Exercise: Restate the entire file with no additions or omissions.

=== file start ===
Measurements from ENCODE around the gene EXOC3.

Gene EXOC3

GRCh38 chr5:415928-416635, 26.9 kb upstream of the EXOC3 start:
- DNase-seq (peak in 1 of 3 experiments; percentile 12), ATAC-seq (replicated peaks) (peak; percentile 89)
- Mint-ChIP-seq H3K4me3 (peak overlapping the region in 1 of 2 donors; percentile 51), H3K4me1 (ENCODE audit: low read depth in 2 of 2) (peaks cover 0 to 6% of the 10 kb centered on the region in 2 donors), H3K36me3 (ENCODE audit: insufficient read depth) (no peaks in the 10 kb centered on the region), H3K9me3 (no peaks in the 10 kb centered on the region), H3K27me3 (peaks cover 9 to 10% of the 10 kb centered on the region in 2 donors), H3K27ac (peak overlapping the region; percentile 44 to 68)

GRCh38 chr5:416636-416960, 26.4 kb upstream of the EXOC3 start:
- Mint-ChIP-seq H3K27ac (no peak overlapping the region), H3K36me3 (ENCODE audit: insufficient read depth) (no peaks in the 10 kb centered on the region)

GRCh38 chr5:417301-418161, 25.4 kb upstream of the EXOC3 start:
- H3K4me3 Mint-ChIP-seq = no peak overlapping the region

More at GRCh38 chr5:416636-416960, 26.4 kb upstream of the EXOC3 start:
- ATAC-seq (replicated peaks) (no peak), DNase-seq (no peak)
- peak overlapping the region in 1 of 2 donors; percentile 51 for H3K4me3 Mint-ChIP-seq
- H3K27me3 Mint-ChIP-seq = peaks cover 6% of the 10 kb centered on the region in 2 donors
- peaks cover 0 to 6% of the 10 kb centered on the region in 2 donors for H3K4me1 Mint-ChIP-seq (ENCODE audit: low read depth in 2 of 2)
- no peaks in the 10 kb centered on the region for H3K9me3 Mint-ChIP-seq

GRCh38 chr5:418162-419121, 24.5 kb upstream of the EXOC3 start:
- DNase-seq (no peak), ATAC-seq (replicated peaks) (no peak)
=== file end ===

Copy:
Measurements from ENCODE around the gene EXOC3.

Gene EXOC3

GRCh38 chr5:415928-416635, 26.9 kb upstream of the EXOC3 start:
- DNase-seq (peak in 1 of 3 experiments; percentile 12), ATAC-seq (replicated peaks) (peak; percentile 89)
- Mint-ChIP-seq H3K4me3 (peak overlapping the region in 1 of 2 donors; percentile 51), H3K4me1 (ENCODE audit: low read depth in 2 of 2) (peaks cover 0 to 6% of the 10 kb centered on the region in 2 donors), H3K36me3 (ENCODE audit: insufficient read depth) (no peaks in the 10 kb centered on the region), H3K9me3 (no peaks in the 10 kb centered on the region), H3K27me3 (peaks cover 9 to 10% of the 10 kb centered on the region in 2 donors), H3K27ac (peak overlapping the region; percentile 44 to 68)

GRCh38 chr5:416636-416960, 26.4 kb upstream of the EXOC3 start:
- Mint-ChIP-seq H3K27ac (no peak overlapping the region), H3K36me3 (ENCODE audit: insufficient read depth) (no peaks in the 10 kb centered on the region)

GRCh38 chr5:417301-418161, 25.4 kb upstream of the EXOC3 start:
- H3K4me3 Mint-ChIP-seq = no peak overlapping the region

More at GRCh38 chr5:416636-416960, 26.4 kb upstream of the EXOC3 start:
- ATAC-seq (replicated peaks) (no peak), DNase-seq (no peak)
- peak overlapping the region in 1 of 2 donors; percentile 51 for H3K4me3 Mint-ChIP-seq
- H3K27me3 Mint-ChIP-seq = peaks cover 6% of the 10 kb centered on the region in 2 donors
- peaks cover 0 to 6% of the 10 kb centered on the region in 2 donors for H3K4me1 Mint-ChIP-seq (ENCODE audit: low read depth in 2 of 2)
- no peaks in the 10 kb centered on the region for H3K9me3 Mint-ChIP-seq

GRCh38 chr5:418162-419121, 24.5 kb upstream of the EXOC3 start:
- DNase-seq (no peak), ATAC-seq (replicated peaks) (no peak)